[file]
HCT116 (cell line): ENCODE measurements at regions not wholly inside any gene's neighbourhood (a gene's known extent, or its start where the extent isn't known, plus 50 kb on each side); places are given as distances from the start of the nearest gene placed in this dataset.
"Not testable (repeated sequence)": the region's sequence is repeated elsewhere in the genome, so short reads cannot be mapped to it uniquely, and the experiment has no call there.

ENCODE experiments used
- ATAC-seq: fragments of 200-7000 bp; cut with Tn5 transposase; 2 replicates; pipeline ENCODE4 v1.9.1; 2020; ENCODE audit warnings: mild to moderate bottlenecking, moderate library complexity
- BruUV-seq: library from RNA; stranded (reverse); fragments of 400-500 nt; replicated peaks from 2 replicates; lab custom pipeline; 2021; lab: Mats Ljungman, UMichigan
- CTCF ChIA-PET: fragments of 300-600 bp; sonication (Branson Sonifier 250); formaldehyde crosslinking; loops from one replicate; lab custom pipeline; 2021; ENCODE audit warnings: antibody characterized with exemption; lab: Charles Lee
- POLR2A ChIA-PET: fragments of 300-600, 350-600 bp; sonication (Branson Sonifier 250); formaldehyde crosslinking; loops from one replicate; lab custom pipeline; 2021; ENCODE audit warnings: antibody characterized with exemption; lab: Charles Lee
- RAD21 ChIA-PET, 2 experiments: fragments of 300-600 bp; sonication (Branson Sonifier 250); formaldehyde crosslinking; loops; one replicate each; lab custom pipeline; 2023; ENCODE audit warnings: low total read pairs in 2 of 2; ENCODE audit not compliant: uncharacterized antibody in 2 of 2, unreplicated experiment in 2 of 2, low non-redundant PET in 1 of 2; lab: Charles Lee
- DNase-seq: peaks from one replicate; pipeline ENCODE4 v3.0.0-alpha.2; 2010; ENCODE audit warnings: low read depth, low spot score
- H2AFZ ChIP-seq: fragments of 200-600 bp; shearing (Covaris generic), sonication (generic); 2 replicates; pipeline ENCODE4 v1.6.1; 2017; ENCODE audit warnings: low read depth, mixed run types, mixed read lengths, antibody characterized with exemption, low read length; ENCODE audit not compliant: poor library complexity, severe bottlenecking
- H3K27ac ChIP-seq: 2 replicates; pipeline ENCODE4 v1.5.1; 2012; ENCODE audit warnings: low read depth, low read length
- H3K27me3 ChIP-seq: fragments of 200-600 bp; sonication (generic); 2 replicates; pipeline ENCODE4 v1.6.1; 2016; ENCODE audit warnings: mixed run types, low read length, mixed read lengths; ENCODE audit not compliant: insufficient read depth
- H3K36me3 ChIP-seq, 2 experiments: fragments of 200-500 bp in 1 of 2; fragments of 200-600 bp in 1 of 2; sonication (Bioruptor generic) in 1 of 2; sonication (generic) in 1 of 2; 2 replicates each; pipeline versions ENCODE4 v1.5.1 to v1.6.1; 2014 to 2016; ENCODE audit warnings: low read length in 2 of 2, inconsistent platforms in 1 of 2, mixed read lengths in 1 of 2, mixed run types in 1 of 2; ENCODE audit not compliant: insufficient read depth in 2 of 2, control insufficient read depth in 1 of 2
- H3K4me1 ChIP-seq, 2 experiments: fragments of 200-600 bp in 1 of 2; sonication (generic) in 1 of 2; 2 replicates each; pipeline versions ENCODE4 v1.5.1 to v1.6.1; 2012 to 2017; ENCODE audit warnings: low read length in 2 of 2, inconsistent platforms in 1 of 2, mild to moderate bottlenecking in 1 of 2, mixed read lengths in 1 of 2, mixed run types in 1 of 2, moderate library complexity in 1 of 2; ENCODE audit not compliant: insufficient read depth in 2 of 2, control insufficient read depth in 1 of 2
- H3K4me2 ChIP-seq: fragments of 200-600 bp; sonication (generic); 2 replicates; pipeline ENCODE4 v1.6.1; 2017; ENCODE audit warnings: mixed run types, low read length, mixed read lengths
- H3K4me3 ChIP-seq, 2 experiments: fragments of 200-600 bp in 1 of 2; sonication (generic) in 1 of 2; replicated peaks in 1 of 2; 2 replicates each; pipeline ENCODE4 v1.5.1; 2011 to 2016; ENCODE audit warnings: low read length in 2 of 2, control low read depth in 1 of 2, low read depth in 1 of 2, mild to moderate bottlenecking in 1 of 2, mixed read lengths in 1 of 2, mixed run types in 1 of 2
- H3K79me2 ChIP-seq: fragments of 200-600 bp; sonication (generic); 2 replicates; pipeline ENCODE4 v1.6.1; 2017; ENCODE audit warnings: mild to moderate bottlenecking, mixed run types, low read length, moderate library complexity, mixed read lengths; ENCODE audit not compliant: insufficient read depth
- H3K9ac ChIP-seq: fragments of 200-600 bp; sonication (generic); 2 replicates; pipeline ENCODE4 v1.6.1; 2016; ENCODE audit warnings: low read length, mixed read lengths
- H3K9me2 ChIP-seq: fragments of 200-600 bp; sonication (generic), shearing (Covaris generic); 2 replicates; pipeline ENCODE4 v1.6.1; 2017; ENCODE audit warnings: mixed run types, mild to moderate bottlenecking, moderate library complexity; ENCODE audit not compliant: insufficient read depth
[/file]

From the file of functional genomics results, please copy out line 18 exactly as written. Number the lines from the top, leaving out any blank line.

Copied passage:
- H3K9ac ChIP-seq: fragments of 200-600 bp; sonication (generic); 2 replicates; pipeline ENCODE4 v1.6.1; 2016; ENCODE audit warnings: low read length, mixed read lengths